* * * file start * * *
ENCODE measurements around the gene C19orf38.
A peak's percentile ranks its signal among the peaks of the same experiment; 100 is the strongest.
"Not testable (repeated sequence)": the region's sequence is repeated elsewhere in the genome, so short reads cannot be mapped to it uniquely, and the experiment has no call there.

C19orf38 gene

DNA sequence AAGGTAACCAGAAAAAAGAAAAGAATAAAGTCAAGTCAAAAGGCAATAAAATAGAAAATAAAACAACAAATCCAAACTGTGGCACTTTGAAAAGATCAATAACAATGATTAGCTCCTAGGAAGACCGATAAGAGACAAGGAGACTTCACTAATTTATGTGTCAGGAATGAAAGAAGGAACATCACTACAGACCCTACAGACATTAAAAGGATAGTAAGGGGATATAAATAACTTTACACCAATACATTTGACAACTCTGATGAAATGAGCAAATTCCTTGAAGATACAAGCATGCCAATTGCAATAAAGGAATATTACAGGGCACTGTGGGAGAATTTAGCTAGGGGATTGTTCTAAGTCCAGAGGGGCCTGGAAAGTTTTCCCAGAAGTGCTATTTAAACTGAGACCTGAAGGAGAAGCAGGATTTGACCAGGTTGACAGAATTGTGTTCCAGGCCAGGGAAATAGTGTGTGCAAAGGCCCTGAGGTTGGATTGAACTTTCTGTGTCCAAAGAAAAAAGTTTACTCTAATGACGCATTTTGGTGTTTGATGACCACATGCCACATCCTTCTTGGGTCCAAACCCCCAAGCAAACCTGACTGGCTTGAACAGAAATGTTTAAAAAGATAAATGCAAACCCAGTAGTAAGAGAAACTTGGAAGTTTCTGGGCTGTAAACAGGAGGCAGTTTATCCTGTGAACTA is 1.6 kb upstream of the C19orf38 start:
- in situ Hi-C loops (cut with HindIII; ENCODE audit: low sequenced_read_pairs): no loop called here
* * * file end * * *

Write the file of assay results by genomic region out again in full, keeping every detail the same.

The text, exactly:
ENCODE measurements around the gene C19orf38.
A peak's percentile ranks its signal among the peaks of the same experiment; 100 is the strongest.
"Not testable (repeated sequence)": the region's sequence is repeated elsewhere in the genome, so short reads cannot be mapped to it uniquely, and the experiment has no call there.

C19orf38 gene

DNA sequence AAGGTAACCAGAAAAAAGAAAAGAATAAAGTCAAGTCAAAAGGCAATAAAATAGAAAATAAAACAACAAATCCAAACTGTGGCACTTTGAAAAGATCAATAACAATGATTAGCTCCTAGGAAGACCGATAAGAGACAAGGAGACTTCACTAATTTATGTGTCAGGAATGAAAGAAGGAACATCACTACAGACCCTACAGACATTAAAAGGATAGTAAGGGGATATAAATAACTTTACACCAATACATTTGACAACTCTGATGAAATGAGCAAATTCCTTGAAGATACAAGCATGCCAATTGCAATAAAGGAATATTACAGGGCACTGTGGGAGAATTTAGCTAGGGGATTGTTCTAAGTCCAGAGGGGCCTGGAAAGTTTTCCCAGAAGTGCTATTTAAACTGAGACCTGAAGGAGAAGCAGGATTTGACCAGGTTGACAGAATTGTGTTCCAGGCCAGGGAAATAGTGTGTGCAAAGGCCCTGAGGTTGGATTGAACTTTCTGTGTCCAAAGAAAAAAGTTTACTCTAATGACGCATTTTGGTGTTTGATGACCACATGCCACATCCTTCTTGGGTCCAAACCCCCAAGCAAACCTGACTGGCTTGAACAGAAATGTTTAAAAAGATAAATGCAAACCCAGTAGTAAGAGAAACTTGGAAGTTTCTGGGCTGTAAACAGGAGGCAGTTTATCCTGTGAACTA is 1.6 kb upstream of the C19orf38 start:
- in situ Hi-C loops (cut with HindIII; ENCODE audit: low sequenced_read_pairs): no loop called here